Non-resident businesses located outside of Canada face new GST/HST rules effective July 1, 2021. To prepare for these rules, affected non-resident businesses that sell products or services to Canadian customers but do not carry on business in Canada should review their upcoming GST/HST obligations. These obligations depend on each businesses' specific circumstances, including whether:
- They make taxable supplies of intangible personal property (IPP), services or qualifying tangible personal property (goods)
- Their taxable supplies are facilitated through platform operators who are deemed to be making these taxable supplies
- They are currently registered under the normal GST/HST registration rules
- They are required to be registered under the new GST/HST rules, and if so, whether they must register under the current normal GST/HST registration rules or the new simplified GST/HST registration system.
Affected businesses must carefully review the new GST/HST rules to determine how they apply, and adjust their systems accordingly. In addition, non-resident businesses should be prepared to respond to requests for information from platform operators who are also preparing for these new GST/HST rules. Similar rules apply for QST purposes.
Canada proposed GST/HST changes in its 2020 Fall Economic Update that will require some non-resident businesses, and many Canadian and foreign platform operators, to register and collect GST/HST on certain sales of IPP, services and qualifying goods they make themselves or that are facilitated through electronic platforms. Essentially, the new GST/HST rules include a set of rules for IPP and services, and another set of rules for qualifying goods. There are also additional specific rules for supplies of short-term accommodation. To determine which GST/HST rules apply, non-resident businesses and platform operators must clearly identify certain details of each transaction (e.g., the nature of the supply, the customer, the location of the good).
While most platform operators that carry on business in Canada (Canadian platform operators) are registered for GST/HST purposes, they generally collect GST/HST only on their own taxable supplies. However, starting July 1, 2021, many Canadian platform operators will have to collect and remit GST/HST on sales facilitated through their platforms that certain sellers make to their customers, under these new rules. These platform operators' GST/HST collection obligations depend on whether:
- The taxable sales made through their platforms are supplies of IPP and services or supplies of qualifying goods, and
- The sellers of these taxable supplies are registered for GST/HST purposes and, if so, whether they are registered under the normal GST/HST registration system, or the new GST/HST simplified registration system.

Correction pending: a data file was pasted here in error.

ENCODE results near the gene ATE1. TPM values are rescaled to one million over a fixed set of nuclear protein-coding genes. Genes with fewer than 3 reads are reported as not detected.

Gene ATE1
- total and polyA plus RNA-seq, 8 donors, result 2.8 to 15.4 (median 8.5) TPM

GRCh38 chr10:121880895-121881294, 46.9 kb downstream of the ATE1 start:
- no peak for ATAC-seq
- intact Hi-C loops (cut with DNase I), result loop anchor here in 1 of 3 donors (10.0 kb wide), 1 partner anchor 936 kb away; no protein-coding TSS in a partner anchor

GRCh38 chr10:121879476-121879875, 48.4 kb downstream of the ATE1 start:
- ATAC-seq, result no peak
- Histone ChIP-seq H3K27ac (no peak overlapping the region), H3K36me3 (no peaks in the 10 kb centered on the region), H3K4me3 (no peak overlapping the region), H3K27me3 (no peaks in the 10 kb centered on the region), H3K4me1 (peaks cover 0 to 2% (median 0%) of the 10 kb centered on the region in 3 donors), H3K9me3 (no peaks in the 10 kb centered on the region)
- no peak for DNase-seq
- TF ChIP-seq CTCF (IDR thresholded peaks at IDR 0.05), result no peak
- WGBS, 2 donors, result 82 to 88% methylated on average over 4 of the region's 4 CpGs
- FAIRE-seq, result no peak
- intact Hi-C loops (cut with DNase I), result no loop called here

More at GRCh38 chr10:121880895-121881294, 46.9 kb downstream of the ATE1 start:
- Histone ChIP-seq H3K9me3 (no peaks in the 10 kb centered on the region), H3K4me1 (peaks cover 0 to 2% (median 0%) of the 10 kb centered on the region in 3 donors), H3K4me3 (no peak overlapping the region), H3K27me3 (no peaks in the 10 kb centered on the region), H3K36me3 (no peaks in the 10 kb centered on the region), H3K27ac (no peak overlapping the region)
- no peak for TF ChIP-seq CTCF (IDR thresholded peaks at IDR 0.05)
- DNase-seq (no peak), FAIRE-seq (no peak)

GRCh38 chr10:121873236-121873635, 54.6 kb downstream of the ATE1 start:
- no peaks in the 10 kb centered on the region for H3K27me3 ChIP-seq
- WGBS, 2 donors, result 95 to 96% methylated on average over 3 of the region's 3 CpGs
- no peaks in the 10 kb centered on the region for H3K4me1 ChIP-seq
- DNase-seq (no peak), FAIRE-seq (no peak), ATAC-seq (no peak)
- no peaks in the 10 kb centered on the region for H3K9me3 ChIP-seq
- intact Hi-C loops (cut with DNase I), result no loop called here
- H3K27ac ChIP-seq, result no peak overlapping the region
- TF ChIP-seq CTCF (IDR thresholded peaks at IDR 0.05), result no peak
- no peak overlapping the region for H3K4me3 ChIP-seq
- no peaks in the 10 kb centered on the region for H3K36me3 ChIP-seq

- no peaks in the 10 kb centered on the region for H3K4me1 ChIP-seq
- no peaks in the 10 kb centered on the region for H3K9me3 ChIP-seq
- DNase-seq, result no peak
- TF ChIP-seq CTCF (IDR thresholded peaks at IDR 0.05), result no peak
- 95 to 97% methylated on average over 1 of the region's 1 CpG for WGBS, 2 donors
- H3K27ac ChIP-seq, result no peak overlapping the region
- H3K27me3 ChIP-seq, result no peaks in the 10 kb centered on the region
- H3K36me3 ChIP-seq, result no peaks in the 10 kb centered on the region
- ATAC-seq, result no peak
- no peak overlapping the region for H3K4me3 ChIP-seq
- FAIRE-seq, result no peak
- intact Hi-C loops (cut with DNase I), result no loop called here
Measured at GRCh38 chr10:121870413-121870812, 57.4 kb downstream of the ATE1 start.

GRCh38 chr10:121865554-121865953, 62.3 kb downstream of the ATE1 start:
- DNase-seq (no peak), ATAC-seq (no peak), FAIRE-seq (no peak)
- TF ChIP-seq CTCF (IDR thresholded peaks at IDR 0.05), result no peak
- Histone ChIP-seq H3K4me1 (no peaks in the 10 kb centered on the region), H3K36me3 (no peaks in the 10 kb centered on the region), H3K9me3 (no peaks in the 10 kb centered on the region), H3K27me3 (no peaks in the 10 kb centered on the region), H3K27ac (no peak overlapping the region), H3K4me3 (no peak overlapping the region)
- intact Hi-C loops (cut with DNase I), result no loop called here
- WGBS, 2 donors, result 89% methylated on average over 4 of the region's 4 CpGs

Similar changes are expected to the QST rules effective July 1, 2021.
For details on how the new GST/HST rules apply to platform operators, see TaxNewsFlash-Canada 2021-07, "Platform Operators — Get Ready for GST/HST Changes on July 1, 2021".
Taxable supplies of IPP and services
In general, certain non-resident businesses that are not currently registered for GST/HST are required to register under the new GST/HST simplified registration rules and start collecting GST/HST effective July 1, 2021. This requirement applies to non-resident businesses who make taxable supplies of IPP and services to non-registered Canadian customers totaling more than $30,000 of supply over a rolling 12-month period. Note that this threshold may not include sales of IPP and services facilitated through certain electronic platforms, and that platform operators may be required to include these sales in their own $30,000 registration threshold calculations.
Non-resident businesses that sell IPP and services exclusively through an electronic platform, and are not currently registered for GST/HST purposes, will generally not be required to register under the new GST/HST rules. These businesses are generally not required to register because they will not meet the $30,000 registration threshold. Some exceptions apply. Instead, the electronic platform operators will be required to include these sales in their registration threshold to determine whether they must collect and remit GST/HST. However, non-resident businesses that make such sales on their own and through electronic platforms may exceed the $30,000 registration threshold and may be required to register and collect GST/HST effective July 1, 2021.